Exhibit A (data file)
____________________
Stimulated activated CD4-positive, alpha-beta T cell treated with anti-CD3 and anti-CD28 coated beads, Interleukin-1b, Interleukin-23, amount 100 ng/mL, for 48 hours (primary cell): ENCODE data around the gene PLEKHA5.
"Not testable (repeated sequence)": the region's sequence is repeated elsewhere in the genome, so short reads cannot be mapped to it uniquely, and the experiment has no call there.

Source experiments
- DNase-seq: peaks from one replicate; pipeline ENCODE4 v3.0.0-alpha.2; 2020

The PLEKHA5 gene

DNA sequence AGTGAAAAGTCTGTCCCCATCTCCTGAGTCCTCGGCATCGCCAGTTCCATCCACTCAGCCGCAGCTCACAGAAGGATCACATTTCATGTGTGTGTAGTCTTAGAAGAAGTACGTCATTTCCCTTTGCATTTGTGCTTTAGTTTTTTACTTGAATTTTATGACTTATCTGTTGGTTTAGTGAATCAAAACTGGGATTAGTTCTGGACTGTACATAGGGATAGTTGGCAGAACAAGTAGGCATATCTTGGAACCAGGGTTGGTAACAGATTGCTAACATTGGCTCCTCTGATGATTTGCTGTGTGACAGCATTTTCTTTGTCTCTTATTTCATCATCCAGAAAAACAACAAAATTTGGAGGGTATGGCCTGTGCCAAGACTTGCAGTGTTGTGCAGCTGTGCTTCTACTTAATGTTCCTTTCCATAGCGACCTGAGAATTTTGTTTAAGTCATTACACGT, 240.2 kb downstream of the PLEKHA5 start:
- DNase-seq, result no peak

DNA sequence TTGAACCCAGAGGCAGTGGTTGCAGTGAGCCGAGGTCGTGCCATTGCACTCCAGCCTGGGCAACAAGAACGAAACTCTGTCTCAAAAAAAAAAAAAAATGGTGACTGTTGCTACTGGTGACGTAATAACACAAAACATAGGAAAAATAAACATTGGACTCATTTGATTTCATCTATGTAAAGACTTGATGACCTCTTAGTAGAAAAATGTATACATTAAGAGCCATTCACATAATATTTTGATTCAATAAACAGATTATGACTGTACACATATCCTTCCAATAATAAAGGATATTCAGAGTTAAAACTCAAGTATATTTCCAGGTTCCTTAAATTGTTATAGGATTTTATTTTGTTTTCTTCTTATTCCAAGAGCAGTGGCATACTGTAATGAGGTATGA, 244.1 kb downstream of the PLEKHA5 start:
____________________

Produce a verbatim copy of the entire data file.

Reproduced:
Stimulated activated CD4-positive, alpha-beta T cell treated with anti-CD3 and anti-CD28 coated beads, Interleukin-1b, Interleukin-23, amount 100 ng/mL, for 48 hours (primary cell): ENCODE data around the gene PLEKHA5.
"Not testable (repeated sequence)": the region's sequence is repeated elsewhere in the genome, so short reads cannot be mapped to it uniquely, and the experiment has no call there.

Source experiments
- DNase-seq: peaks from one replicate; pipeline ENCODE4 v3.0.0-alpha.2; 2020

The PLEKHA5 gene

DNA sequence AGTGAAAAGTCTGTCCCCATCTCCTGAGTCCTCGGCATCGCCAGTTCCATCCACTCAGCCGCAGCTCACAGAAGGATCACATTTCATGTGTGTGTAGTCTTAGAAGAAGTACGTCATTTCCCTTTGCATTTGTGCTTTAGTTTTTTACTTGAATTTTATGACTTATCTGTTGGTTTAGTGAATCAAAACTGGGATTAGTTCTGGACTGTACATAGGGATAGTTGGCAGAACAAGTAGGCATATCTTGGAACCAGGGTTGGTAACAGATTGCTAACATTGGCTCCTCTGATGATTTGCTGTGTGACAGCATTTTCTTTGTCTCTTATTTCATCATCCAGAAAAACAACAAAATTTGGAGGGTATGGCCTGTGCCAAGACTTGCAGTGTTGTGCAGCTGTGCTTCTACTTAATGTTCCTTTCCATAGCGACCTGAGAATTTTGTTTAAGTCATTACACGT, 240.2 kb downstream of the PLEKHA5 start:
- DNase-seq, result no peak

DNA sequence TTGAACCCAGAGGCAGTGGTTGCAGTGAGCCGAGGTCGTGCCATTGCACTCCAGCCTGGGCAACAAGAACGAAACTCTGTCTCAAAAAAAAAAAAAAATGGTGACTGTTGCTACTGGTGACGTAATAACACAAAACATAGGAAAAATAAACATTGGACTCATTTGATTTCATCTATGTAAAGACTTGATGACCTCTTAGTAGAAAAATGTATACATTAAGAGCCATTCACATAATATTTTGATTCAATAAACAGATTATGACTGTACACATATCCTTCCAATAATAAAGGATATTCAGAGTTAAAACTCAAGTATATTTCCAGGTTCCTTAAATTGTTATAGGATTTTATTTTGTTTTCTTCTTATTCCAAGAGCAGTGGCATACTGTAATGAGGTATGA, 244.1 kb downstream of the PLEKHA5 start: